Next Sunday, people in the United States will wish Easter felt like it did three years ago. They will put on new shoes and wonder if they should have gotten a half size larger. They will consider going out for pancakes but abandon that plan and search through the plastic grass at the bottom of their children’s Easter baskets for the traditional resurrection breakfast of Cadbury chocolate eggs.
Some of the visitors will get to church before Sunday school is over and take the best seats. They will be blissfully unaware of the members on the pew behind them burning “We-sit-there-every-Sunday” holes in the backs of their Easter bonnets. A few will wonder why we do not sing “Up from the Grave He Arose” anymore.
As they pass the offering plate, they will glance at their watches. When the preacher reads about the broken-hearted women who stumbled to the tomb of the kindest person they had ever known, they will glance at their watches again. As they leave, they will almost ask the minister, “Why is it that every time I come to church you preach on the resurrection?” but think better of it and comment, “The lilies are so pretty.”
They will go to lunch at a restaurant that booked more reservations than it has chairs. When they finally get a table, they will eat too much. On Monday someone will ask, “How was your Easter?” and they will answer, “Better than last year.”
On Easter Sunday, people in Kyiv will wish Easter felt like it did three years ago. They will put on their best clothes and make their way to the 800 churches in the city. Sanctuaries will be decorated with rearranged funeral arrangements. As the preacher reads about the women with tears in their eyes going to the graveyard, everyone there will know exactly what that feels like. They will think about people they have lost. After Russian forces recently withdrew, the bodies of more than 400 civilians were found in and around Kyiv. The count keeps rising.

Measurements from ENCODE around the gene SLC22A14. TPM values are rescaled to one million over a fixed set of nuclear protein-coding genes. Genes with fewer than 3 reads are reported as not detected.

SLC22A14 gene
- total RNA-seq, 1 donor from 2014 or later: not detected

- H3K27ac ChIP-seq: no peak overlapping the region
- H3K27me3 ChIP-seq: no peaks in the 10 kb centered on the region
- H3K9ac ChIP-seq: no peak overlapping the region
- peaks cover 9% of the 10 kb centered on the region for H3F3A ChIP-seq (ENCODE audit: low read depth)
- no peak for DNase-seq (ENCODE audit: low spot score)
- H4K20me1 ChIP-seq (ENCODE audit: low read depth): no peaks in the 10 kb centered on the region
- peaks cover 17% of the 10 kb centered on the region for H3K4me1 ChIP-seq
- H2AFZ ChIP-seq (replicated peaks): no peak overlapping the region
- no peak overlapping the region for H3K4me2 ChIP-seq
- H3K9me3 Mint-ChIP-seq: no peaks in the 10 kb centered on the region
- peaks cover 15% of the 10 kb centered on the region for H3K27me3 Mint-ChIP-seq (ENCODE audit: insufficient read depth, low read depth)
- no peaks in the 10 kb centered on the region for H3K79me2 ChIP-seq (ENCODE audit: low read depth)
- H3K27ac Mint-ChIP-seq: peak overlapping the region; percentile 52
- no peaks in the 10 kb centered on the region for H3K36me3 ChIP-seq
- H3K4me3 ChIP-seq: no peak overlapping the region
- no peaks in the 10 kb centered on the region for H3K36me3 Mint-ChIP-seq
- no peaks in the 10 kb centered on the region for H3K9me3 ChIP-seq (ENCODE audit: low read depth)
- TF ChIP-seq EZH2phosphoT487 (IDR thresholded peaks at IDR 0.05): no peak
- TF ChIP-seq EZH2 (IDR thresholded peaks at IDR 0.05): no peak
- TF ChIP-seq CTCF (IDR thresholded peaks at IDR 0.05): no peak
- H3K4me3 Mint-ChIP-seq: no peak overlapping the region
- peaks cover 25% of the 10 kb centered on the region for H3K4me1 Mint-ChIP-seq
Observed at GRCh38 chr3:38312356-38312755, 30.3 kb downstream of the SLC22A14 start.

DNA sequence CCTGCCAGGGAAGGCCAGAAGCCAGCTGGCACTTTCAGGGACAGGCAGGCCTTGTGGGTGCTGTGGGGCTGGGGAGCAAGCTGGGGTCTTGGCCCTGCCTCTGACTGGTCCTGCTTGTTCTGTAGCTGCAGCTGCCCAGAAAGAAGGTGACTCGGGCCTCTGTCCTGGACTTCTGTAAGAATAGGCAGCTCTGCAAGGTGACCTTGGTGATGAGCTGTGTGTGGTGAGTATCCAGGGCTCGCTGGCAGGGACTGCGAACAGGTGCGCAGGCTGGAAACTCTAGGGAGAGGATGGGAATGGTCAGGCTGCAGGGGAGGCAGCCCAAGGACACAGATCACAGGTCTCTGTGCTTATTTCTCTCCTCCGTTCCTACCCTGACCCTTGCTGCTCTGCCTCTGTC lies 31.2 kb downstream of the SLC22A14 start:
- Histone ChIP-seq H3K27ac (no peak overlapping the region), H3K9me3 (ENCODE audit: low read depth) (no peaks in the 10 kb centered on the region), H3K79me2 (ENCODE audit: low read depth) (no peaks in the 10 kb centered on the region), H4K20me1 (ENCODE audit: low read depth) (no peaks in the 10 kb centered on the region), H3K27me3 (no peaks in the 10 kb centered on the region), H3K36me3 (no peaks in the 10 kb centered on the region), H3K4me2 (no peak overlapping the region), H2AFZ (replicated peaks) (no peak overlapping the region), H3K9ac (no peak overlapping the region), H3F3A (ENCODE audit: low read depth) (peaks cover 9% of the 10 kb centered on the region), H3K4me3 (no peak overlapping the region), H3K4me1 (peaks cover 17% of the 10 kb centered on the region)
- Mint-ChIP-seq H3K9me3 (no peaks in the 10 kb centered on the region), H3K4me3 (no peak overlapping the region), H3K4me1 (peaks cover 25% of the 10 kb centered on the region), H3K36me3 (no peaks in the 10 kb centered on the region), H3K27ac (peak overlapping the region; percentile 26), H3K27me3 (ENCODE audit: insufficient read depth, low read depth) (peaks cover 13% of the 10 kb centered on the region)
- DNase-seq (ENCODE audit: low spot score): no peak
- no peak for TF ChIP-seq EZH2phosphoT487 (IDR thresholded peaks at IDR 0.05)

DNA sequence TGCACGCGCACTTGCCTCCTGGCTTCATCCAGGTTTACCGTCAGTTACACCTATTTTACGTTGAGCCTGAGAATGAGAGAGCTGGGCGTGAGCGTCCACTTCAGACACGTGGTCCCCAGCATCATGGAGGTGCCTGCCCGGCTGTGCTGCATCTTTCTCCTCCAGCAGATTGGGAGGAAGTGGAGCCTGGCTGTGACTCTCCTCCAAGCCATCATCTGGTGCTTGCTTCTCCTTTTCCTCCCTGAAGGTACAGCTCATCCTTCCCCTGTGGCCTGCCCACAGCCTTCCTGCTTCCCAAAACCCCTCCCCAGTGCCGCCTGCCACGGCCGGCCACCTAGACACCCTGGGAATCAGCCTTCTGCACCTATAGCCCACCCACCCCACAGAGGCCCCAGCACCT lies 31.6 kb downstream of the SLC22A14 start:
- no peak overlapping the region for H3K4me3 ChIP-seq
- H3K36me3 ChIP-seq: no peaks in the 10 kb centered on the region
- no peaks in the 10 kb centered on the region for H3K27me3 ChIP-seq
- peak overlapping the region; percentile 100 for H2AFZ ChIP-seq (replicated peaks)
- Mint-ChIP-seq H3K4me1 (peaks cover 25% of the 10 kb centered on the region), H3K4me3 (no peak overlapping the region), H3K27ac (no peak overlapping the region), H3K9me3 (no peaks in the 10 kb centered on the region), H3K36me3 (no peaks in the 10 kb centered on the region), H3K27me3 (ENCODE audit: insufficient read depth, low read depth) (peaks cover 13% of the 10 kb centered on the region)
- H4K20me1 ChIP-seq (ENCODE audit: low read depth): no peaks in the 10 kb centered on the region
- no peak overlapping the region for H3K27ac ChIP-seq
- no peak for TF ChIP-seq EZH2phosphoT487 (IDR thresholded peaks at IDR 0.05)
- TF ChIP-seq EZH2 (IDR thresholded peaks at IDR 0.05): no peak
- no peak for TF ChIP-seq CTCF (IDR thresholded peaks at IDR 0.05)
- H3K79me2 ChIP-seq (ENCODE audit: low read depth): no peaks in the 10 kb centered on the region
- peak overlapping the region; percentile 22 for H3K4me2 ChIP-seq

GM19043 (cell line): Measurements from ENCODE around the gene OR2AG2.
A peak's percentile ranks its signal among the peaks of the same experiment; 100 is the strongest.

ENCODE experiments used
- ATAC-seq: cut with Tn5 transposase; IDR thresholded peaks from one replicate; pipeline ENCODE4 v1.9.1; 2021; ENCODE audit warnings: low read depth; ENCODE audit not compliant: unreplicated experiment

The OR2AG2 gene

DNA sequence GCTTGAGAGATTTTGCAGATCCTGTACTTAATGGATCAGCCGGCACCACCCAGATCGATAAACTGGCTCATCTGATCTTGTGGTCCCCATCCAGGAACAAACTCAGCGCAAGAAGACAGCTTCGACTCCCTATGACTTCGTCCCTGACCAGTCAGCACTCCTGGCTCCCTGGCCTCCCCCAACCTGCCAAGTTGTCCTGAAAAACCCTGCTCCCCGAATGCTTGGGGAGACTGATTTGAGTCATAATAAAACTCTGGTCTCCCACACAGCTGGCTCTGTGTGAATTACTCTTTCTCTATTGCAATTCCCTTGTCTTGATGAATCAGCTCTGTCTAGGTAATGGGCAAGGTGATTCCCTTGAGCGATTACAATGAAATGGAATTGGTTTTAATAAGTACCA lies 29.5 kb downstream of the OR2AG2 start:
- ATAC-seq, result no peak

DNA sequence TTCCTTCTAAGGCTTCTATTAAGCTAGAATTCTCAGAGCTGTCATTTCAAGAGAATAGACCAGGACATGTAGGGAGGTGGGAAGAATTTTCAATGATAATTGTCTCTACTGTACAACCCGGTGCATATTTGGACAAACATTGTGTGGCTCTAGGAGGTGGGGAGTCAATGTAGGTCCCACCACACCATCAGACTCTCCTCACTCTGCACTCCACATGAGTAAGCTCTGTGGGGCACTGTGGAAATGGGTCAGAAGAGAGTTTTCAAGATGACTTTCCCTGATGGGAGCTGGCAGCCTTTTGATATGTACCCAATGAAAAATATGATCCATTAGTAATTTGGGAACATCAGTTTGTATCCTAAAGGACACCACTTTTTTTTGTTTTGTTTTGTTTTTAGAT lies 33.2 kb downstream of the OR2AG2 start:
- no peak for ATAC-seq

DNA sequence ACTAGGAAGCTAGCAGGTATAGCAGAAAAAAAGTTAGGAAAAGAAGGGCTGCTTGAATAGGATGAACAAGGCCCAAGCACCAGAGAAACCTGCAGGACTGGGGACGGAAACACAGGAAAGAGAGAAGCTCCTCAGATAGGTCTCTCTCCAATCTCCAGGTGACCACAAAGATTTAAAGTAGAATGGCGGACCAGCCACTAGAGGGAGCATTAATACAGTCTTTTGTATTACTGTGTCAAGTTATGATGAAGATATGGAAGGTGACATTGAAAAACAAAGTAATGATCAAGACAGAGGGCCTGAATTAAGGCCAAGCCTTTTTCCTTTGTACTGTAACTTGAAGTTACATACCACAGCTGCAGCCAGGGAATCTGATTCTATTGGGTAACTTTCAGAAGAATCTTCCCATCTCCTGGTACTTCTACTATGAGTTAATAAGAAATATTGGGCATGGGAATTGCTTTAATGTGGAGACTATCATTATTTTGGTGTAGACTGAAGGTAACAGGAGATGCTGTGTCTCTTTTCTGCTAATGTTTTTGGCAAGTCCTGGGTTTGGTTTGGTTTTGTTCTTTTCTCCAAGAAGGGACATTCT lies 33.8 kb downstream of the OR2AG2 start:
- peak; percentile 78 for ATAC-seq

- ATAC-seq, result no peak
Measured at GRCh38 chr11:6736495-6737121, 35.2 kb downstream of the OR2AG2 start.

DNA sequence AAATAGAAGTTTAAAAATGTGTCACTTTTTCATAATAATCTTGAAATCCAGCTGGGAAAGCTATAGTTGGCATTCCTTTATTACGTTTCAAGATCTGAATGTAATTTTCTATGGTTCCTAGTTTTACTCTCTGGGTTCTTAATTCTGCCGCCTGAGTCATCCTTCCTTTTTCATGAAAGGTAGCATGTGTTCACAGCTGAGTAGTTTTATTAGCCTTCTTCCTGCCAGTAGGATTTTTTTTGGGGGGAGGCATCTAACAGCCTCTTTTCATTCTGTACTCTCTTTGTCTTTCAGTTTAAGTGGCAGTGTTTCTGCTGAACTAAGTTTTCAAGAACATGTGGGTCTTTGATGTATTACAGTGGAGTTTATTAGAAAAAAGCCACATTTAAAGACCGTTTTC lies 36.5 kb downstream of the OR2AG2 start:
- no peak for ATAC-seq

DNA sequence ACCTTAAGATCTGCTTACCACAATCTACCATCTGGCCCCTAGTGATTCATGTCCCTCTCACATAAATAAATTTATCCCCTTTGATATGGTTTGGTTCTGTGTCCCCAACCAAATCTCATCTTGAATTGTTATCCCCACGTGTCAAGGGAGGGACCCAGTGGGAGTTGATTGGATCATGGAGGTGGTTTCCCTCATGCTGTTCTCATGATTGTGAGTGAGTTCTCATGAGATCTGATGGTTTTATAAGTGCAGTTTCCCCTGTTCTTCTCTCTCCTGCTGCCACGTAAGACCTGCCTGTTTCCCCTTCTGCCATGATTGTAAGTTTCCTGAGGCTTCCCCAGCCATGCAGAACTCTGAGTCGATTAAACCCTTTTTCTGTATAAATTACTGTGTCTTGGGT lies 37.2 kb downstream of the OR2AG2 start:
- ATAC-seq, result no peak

Some will think about a woman who lived in Bucha, a suburb northwest of Kyiv. Iryna Filkina, 53, raised two daughters who crossed the border into Poland, but Iryna stayed to help. She fed those who were sheltering at a shopping center and cooked for the Ukrainian military. On March 5, Iryna tried to get a seat in one of the cars that was evacuating people from the shopping center, but when there was no room, she decided to ride her bicycle home.
CNN shared chilling drone footage that captures the moment Russian forces killed Iryna. She rounds the corner on her bike and is gunned down. A second video shows her lying next to her bike, dead as Jesus on the cross. Iryna had gotten a cherry red manicure for Valentines’ Day with a heart on one finger. Her hand is visible with the red nail polish and the heart motif on one finger.
“I want the picture of her hand to be a symbol of new beginnings.”
Her daughter Shchyruk said: “I want the picture of her hand to be a symbol of new beginnings. This symbol tells the occupiers they can do anything to us, but they cannot take the main thing — love.”
On Easter Sunday in Kyiv, Christians will think about how long they have prayed for peace, and how abandoned they feel. Some of the ministers no doubt thought about canceling their Easter services. What do you say when death crushes life? But perhaps, for just a moment, during the Ukrainian equivalent of “Christ the Lord is Risen Today” they will sing “Made like him, like him we rise … ours the cross, the grave, the skies,” and the light of alleluia will flicker in the devastating darkness.
Easter is not for those whose only worries are that their shoes are too tight or the line at the restaurant is too long. Easter is for those who have been to the cemetery. In Kyiv on Sunday, Christians will share the story of Jesus’ death and resurrection in its pain and glory. The truth of Easter is that the darkness is overwhelming, but no matter how horrible the night, light will come in the morning.
Brett Younger serves as senior minister of Plymouth Church in Brooklyn, N.Y.
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